BornLondon, England, 2 August 1890
DiedHull, England, 4 September 1978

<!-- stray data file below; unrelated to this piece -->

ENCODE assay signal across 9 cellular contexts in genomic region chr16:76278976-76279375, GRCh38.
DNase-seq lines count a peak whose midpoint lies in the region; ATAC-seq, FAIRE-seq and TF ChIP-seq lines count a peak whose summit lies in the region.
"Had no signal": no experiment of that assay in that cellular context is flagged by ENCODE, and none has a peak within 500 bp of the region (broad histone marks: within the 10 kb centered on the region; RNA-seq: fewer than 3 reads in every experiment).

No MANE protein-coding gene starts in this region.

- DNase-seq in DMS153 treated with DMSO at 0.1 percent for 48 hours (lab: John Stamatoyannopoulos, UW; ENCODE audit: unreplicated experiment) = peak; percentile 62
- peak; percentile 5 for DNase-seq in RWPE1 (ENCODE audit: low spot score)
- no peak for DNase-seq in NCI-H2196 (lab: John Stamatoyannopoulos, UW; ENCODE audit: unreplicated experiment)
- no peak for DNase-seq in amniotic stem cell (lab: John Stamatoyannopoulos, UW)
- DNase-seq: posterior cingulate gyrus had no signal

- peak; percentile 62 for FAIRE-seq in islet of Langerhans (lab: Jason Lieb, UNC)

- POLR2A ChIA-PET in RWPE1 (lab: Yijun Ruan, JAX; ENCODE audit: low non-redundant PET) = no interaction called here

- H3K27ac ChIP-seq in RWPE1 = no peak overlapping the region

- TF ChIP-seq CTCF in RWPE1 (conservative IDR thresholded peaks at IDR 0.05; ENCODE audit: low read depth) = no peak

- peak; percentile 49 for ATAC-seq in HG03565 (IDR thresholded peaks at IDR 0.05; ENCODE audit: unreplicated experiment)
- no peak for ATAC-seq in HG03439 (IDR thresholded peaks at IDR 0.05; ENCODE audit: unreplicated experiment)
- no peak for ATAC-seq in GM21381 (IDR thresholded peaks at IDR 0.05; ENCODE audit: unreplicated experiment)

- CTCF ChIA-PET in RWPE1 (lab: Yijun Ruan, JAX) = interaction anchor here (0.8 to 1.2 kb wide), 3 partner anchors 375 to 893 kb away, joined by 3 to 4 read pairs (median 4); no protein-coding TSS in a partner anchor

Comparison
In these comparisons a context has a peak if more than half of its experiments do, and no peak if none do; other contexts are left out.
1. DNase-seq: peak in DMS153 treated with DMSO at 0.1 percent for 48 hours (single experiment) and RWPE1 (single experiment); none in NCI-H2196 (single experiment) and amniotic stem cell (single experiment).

A professional astronomer, Herbert Dingle retrained himself as a historian at the University of London during the early evolution of the history of science as a profession. Spectroscopy, astrophysics, relativity, and cosmology were his main interests as an astronomer. He served a number of years as a Royal Astronomical Society [RAS] council member, secretary, and finally as RAS president from 1951 to 1953. His presidential address in 1953 was a satirical attack on the notion of a “perfect cosmological principle” (the underlying idea of the steady-state cosmological model of Hermann Bondi , Thomas Gold, and Fred Hoyle that the Universe should look the same to observers at all times as well as in all places). In 1956, Dingle triggered a substantial debate with William McCrea , soon joined by others, on the Twin or Clock paradox in Albert Einstein ’s discussion of special relativity. Dingle never accepted the reality of this aspect of special relativity.